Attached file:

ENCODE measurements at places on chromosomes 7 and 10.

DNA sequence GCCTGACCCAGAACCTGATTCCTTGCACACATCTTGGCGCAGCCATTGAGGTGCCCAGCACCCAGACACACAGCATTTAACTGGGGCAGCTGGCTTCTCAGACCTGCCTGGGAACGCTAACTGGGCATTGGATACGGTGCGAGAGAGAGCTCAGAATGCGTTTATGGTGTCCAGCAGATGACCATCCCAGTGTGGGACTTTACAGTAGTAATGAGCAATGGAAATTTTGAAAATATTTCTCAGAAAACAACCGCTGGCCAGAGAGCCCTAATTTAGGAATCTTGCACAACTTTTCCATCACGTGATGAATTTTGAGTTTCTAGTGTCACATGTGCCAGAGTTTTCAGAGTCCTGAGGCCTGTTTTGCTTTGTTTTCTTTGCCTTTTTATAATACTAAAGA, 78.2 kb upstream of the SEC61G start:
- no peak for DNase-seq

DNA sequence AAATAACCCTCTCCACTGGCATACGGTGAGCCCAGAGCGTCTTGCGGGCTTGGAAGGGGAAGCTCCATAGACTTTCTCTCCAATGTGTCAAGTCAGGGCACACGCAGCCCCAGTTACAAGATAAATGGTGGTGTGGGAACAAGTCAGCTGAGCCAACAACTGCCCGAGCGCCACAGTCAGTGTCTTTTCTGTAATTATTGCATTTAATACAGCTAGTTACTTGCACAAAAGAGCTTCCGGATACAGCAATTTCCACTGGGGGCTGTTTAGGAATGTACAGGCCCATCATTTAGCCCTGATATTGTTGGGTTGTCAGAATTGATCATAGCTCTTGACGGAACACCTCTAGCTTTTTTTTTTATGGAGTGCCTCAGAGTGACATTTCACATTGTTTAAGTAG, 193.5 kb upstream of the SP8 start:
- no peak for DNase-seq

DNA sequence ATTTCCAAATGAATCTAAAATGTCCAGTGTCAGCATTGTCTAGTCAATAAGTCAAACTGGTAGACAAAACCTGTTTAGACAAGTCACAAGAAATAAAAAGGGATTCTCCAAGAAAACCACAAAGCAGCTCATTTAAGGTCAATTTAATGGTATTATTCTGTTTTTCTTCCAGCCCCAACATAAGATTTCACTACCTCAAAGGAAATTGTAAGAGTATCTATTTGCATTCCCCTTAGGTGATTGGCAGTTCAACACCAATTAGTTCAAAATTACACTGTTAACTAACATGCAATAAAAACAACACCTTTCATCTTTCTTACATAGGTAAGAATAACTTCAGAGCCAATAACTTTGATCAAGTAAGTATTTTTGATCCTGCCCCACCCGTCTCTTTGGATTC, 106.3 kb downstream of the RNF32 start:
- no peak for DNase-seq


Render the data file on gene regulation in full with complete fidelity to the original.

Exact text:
ENCODE measurements at places on chromosomes 7 and 10.

DNA sequence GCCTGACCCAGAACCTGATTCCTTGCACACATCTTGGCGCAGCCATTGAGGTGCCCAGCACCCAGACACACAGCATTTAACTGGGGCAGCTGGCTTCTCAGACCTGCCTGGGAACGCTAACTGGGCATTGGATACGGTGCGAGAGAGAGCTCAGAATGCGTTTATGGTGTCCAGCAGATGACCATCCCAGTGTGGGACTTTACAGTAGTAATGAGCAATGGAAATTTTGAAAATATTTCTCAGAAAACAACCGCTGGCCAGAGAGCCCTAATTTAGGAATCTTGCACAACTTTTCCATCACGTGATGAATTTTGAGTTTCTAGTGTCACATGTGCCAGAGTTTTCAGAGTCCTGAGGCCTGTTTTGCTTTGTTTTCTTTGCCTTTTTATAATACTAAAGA, 78.2 kb upstream of the SEC61G start:
- no peak for DNase-seq

DNA sequence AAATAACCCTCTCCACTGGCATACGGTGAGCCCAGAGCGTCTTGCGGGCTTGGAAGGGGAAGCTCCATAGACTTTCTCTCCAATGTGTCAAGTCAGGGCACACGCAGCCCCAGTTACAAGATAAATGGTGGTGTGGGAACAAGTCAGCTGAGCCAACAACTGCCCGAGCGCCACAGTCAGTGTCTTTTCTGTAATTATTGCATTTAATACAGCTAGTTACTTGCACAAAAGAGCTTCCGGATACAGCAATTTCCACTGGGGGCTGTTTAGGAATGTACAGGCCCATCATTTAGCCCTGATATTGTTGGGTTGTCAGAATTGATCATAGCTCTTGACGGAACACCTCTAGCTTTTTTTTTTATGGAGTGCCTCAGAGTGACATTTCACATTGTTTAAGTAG, 193.5 kb upstream of the SP8 start:
- no peak for DNase-seq

DNA sequence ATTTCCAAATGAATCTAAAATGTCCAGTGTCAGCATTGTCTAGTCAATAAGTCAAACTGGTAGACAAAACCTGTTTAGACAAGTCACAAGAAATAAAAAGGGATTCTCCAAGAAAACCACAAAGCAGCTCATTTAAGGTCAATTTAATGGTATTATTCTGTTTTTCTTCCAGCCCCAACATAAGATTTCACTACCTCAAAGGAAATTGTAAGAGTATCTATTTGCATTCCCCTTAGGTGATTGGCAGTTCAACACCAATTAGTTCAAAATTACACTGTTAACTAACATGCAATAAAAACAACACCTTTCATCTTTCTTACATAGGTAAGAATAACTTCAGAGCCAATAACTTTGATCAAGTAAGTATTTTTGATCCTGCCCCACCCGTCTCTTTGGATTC, 106.3 kb downstream of the RNF32 start:
- no peak for DNase-seq